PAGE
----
The cooperative also offers credit to members so that they can manage their finances without having to wait for post-harvest sales. CEPICAFE has even established a funeral fund for its members and their families. These projects have a lasting impact on the community and are only made possible through the purchases made by importers such as La Siembra. More importantly, the purchase of cacao and other produce through the Fairtrade model has important consequences that are not directly reflected in the farmer cooperatives’ profits. By adhering only to Fairtrade agreements, La Siembra is empowering these local farmer communities. Their excess profits are a result of normalized business dealings, and not that of humanitarian aid or other “handouts”. This distinction is important because it creates a belief within these communities that they can be successful of their own accord. (Adams et al. 259) Additionally, the farmer cooperatives that La Siembra trades with apply a significant portion of their sales to community projects. This improves the quality of life in these communities and makes it more likely that they can break out of the poverty cycle.
La Siembra is also invested in the environmental sustainability of the cacao-producing communities through its purchase of organic certified ingredients. Historically, the growing of cacao has been involved the heavy use of pesticides. La Siembra’s website highlights Lindane, the main pesticide used in non-organic cacao production, as highly detrimental to wildlife. According to the Food and Agricultural Organization of the UN, most people carry pesticide residues in their bodies as a result of eating produce grown in this matter. (Organic Agriculture) Therefore, using chemical additives in cacao production affects not only the biodiversity of the growing region, but the consumer population as well. Organic certified produce is grown without the use of chemical fertilizers or pesticides. The company believes that organic certified products are healthier for the producer and consumer alike. La Siembra is a strong proponent of cooperatives that utilizes shade grown agricultural techniques. This involves planting shade-giving trees alongside cacao trees. This approach provides alternatives to fertilizers and pesticides. Decomposing shade-giving trees are a natural source of fertilizer for cacao production. The shade canopy provides a habitat for different species that live near cacao trees. Certain birds are more likely to nest in shaded habitats. This creates a natural form of pest protection. A concrete example of La Siembra’s dedication to environmental conservation is their partnership with APPTA, a Costa Rican cacao cooperative. Located in southeastern Costa Rica, APPTA is composed of 1,000 cacao farmers. The farming cooperative specifically employs shade grown agricultural techniques.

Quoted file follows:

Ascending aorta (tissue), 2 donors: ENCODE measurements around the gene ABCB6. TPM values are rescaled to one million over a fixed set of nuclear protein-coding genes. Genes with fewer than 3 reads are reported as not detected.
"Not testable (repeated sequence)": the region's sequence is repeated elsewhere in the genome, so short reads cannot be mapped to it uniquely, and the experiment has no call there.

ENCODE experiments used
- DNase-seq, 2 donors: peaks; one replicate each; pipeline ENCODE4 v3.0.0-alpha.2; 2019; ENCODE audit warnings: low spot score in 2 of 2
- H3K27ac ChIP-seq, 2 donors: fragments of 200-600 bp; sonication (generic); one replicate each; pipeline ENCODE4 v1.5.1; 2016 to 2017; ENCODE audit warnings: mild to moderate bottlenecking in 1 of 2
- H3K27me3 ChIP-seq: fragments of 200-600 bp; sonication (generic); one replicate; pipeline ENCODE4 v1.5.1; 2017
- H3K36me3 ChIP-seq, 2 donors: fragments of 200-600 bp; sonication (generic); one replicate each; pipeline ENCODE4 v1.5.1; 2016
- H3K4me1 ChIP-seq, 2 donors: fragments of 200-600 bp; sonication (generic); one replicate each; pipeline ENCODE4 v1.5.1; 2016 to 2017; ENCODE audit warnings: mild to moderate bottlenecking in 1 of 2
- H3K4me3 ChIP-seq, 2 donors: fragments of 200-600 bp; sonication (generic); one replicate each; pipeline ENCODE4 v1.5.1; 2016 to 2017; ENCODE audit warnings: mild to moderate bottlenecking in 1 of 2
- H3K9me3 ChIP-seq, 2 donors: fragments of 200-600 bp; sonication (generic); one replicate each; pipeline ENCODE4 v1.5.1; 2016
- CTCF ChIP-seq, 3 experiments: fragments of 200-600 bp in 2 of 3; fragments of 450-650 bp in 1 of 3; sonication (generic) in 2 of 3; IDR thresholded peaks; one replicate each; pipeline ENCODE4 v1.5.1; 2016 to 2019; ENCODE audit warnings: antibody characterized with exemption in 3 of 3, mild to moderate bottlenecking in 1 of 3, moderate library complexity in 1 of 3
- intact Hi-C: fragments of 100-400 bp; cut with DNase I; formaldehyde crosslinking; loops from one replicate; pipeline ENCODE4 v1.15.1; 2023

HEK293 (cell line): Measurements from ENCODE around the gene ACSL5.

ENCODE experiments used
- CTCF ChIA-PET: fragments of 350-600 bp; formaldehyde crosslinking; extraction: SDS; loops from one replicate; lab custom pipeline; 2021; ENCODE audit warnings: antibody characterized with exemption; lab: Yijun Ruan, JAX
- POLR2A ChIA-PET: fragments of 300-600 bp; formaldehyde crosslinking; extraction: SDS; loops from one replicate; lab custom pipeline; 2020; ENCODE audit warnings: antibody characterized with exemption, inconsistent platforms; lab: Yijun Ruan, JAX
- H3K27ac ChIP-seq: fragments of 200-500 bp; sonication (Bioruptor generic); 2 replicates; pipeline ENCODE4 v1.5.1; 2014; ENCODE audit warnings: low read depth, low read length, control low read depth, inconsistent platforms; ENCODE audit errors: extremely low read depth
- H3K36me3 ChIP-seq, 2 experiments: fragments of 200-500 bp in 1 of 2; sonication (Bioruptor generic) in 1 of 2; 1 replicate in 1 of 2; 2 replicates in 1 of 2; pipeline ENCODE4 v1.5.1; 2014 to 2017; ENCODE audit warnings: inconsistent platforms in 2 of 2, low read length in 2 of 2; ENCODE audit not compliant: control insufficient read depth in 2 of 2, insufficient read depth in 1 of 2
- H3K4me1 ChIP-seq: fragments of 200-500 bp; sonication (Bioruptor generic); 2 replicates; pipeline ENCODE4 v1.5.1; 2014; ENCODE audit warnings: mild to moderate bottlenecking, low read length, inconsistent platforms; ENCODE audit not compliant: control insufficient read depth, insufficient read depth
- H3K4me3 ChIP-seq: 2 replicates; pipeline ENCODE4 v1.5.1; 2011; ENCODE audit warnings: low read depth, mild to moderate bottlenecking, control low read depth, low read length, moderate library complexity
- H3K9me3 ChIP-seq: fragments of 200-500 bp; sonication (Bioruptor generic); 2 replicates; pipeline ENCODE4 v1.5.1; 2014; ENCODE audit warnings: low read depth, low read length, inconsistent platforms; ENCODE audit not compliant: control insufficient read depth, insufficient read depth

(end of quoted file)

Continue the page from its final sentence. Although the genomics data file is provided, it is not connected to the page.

They plant shade-giving trees (roughly 120 feet tall) next to their cacao trees (only 15 feet tall), creating the shade canopy environment. In an effort to reduce carbon emissions, APPTA farmers utilize an industrial wood furnace during the drying and roasting phases of cacao production. (APPTA website) These initiatives by producer cooperatives are instrumental in preserving biodiversity in cacao producing regions. La Siembra takes a strong position on environmental sustainability by only purchasing organic certified cacao. This stance is another example of their efforts to improve the quality of life in cacao farming communities. Pesticides and fertilizers affect soil quality and can significantly damage the land they grow their crops. This can negatively affect crop yields and further financially burden these farming communities. By growing produce organically, the cooperatives are able to see the positive economic benefits of growing crops in this manner. La Siembra’s purchase of only organic certified cacao demonstrates their support for not only environmental conservation of the cacao growing regions, but also the financial situation of the farming communities.
In Spanish, La Siembra means “planting time.” This name was chosen by the founders of the cooperative to signify the leading position the chocolate maker was taking in the Fairtrade business model. La Siembra hopes that other chocolate makers see the firm’s initiatives as well as their commercial success and decide to emulate these trading practices. La Siembra’s impact in the cacao growing regions extends beyond the additional profits that its trading partners receive through the Fairtrade agreements. These normalized business dealings give the communities a sense of self-sufficiency. The farming regions are empowered financially and undertake social projects that benefit the entire community. Likewise, La Siembra’s purchase of organic certified products demonstrates their commitment to environmental sustainability as well as the long-term economic stability of the production regions. As La Siembra continues to grow as a company, the hope is that other chocolate makers see corporate responsibility as part of the path to financial success.
About Us. Norandino, n.d. Web. 6 May 2015.
Adams, Matthew, and Jayne Raisborough. “Making a Difference: Ethical Consumption and the Everyday.” The British Journal of Sociology 61.2 (2010): 256-74. JSTOR [JSTOR]. Web. 6 May 2015.
Camino. La Siembra, n.d. Web. 06 May 2015.
“Cocoa Fact Sheet.” Oxfam, n.d. Web. 06 May 2015.
Organic Agriculture. United States Department of Agriculture, n.d. Web. 06 May 2015.
“Organic Agriculture: What Are the Environmental Benefits of Organic Agriculture?” Food and Agricultural Organization of the United Nations, n.d. Web. 06 May 2015.
Ryan, Orla. Chocolate Nations: Living and Dying for Cocoa in West Africa. London: Zed, 2011. 43-62. Print.
“Sustainability.” APPTA Costa Rica. N.p., 06 Jan. 2015. Web. 06 May 2015.
What Is Fair Trade? Fairtrade Canada, n.d. Web. 06 May 2015.